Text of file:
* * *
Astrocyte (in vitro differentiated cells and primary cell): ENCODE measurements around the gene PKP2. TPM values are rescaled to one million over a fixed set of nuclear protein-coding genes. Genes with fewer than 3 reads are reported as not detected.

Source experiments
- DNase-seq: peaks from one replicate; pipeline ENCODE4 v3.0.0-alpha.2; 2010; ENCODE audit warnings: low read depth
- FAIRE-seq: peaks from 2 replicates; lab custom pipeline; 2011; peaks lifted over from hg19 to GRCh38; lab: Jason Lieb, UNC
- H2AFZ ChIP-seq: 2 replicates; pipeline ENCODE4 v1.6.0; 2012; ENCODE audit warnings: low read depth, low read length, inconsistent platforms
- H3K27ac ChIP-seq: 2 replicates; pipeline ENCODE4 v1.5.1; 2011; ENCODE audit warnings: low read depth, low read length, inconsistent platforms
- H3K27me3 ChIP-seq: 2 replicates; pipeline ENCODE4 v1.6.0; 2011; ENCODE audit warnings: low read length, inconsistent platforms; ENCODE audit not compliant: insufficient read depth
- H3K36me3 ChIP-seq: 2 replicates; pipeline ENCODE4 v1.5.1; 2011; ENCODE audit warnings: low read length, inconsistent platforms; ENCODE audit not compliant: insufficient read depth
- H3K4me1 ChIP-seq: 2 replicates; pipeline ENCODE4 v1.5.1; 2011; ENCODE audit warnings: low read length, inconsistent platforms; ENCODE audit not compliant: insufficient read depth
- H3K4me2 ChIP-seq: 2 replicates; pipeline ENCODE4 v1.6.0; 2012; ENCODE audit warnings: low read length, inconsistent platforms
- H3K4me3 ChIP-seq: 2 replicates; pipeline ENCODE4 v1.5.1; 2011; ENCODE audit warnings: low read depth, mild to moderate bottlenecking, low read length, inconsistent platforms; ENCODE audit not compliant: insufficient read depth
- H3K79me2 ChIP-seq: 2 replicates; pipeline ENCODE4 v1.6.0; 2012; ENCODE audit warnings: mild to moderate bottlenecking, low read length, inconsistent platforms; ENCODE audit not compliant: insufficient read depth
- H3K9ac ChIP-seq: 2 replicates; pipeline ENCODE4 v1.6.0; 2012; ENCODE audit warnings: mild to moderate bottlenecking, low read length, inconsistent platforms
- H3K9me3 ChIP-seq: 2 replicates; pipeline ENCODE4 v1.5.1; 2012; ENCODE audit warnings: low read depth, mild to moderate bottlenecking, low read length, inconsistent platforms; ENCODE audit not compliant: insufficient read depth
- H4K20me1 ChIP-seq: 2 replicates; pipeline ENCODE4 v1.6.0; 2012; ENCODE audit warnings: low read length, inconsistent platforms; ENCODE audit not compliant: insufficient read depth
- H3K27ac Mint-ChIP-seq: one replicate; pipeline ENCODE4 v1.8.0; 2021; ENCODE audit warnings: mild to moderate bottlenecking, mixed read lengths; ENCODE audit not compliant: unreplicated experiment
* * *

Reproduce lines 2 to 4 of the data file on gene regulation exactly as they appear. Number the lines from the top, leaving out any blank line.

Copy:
Source experiments
- DNase-seq: peaks from one replicate; pipeline ENCODE4 v3.0.0-alpha.2; 2010; ENCODE audit warnings: low read depth
- FAIRE-seq: peaks from 2 replicates; lab custom pipeline; 2011; peaks lifted over from hg19 to GRCh38; lab: Jason Lieb, UNC